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Habitat extremity and conservation management stabilise endangered calcareous fens in a changing world


HÁJEK Michal HORSÁKOVÁ Veronika HÁJKOVÁ Petra COUFAL Radovan DÍTĚ Daniel NĚMEC Tomáš HORSÁK Michal

Rok publikování 2020
Druh Článek v odborném periodiku
Fakulta / Pracoviště MU

Přírodovědecká fakulta

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Klíčová slova Calcareous fens; Global change; Conservation management; Environmental stress; Molluscs; Vegetation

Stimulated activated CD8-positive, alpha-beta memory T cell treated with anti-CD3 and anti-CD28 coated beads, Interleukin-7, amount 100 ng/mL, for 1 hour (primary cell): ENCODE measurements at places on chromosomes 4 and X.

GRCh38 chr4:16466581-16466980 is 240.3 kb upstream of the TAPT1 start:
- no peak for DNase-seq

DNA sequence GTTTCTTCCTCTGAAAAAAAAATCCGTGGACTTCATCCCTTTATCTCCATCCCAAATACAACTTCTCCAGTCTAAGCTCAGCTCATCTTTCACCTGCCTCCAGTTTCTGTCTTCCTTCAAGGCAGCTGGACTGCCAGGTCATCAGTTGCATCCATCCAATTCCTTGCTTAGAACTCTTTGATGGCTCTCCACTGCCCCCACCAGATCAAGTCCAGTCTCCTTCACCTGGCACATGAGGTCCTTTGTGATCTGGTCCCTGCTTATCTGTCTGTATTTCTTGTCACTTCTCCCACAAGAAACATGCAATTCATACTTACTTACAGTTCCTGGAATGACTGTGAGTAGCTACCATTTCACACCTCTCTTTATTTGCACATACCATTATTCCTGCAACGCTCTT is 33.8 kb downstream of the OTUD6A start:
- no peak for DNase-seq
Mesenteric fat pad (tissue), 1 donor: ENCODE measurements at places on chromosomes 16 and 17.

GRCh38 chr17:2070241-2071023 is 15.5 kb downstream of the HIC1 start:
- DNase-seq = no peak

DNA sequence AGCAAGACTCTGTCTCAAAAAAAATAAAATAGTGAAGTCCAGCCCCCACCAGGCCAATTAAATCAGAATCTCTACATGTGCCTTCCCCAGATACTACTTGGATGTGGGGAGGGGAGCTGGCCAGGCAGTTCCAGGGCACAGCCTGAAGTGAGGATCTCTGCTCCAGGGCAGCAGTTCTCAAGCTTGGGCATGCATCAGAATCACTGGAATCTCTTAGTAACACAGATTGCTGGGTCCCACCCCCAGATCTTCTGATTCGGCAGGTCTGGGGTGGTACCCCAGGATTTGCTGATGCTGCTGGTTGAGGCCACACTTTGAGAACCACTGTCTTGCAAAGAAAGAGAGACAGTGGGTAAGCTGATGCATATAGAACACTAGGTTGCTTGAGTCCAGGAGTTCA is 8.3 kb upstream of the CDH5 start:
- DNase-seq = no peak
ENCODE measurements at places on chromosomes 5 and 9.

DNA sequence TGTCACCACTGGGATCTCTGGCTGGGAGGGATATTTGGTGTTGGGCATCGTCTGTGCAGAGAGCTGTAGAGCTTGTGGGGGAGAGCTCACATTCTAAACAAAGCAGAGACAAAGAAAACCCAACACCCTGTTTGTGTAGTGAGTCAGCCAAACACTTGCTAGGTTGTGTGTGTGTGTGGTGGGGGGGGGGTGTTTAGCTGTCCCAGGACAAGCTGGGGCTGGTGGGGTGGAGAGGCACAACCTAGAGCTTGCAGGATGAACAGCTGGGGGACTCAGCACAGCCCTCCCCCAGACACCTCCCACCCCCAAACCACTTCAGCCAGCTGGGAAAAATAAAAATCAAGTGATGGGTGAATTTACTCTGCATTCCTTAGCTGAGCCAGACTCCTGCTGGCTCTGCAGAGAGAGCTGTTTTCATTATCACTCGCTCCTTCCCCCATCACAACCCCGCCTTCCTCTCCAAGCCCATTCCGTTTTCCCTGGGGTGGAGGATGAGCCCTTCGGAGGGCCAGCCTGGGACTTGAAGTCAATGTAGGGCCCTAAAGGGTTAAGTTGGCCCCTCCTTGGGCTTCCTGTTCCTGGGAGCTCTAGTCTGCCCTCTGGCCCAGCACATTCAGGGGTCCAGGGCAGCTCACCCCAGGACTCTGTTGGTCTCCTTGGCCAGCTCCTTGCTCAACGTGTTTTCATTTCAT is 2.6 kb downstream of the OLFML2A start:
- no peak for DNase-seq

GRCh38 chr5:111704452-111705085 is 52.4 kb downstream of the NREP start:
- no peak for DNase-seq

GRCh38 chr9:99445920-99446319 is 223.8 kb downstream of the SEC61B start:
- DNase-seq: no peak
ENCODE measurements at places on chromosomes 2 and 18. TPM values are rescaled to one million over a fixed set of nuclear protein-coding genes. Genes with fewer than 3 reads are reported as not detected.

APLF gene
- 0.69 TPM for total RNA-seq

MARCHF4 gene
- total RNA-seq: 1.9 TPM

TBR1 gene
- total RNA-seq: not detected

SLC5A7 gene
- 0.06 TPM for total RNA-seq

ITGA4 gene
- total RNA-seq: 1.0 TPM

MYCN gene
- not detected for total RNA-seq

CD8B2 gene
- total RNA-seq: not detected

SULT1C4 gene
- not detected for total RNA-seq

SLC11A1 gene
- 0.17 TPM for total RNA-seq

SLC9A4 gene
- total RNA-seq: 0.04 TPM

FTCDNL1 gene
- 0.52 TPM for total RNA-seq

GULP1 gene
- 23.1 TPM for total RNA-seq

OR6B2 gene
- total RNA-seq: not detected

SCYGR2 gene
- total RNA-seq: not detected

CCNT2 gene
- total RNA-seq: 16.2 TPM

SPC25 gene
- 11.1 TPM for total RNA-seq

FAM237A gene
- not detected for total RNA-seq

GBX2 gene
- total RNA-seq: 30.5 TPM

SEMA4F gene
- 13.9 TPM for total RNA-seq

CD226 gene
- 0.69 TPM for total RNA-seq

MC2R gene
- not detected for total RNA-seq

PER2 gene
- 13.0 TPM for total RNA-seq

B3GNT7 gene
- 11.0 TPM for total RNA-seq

Popis Calcareous fens represent an endangered type of peatlands, acting as refugia for stress-tolerant species in the currently changing landscapes. The resurveys across many regions have reported their recent disappearance or deterioration despite both the extreme habitat conditions (carbonate richness, presence of calcareous tufa, nutrient limitation, high water level) and conservation management. To test the stability of their biotic communities in different environmental and management configurations, we repeatedly sampled molluscs (terrestrial and aquatic), vascular plants, and bryophytes at 30 calcareous fens in the Inner Western Carpathians (Slovakia, Poland) after 13-17 years of warm summers and land-use changes. We found a small yet statistically significant effect of sampling period (old versus new survey) on the species composition of all three groups of organisms when the effect of various positions of sites along ecological gradients was controlled for. The compositional changes, interpreted with the help of Ellenberg Indicator Values, suggest an incipient succession towards grasslands and shrublands, driven by decreasing soil moisture and increasing nutrient availability. Although the number of habitat specialists did not change, the number of matrix-derived vascular plant and bryophyte species significantly increased, with six ubiquitous species of productive habitats being significantly more represented currently, while the richness of aquatic molluscs significantly decreased. Fens in which potentially strongly competitive plant species were less stressed because of less intense management and lower habitat extremity were more prone to such succession. There was no single factor that could predict the magnitude of composition changes; instead, tested factors were found to act synergistically. Conservation management was predominantly important for bryophytes, while extreme habitat conditions were predominantly important for terrestrial snails. We suggested a way how nature conservancy authorities can prioritise the management needs by applying an abiotic indicator system, with less environmentally extreme fens requiring more intense conservation management.
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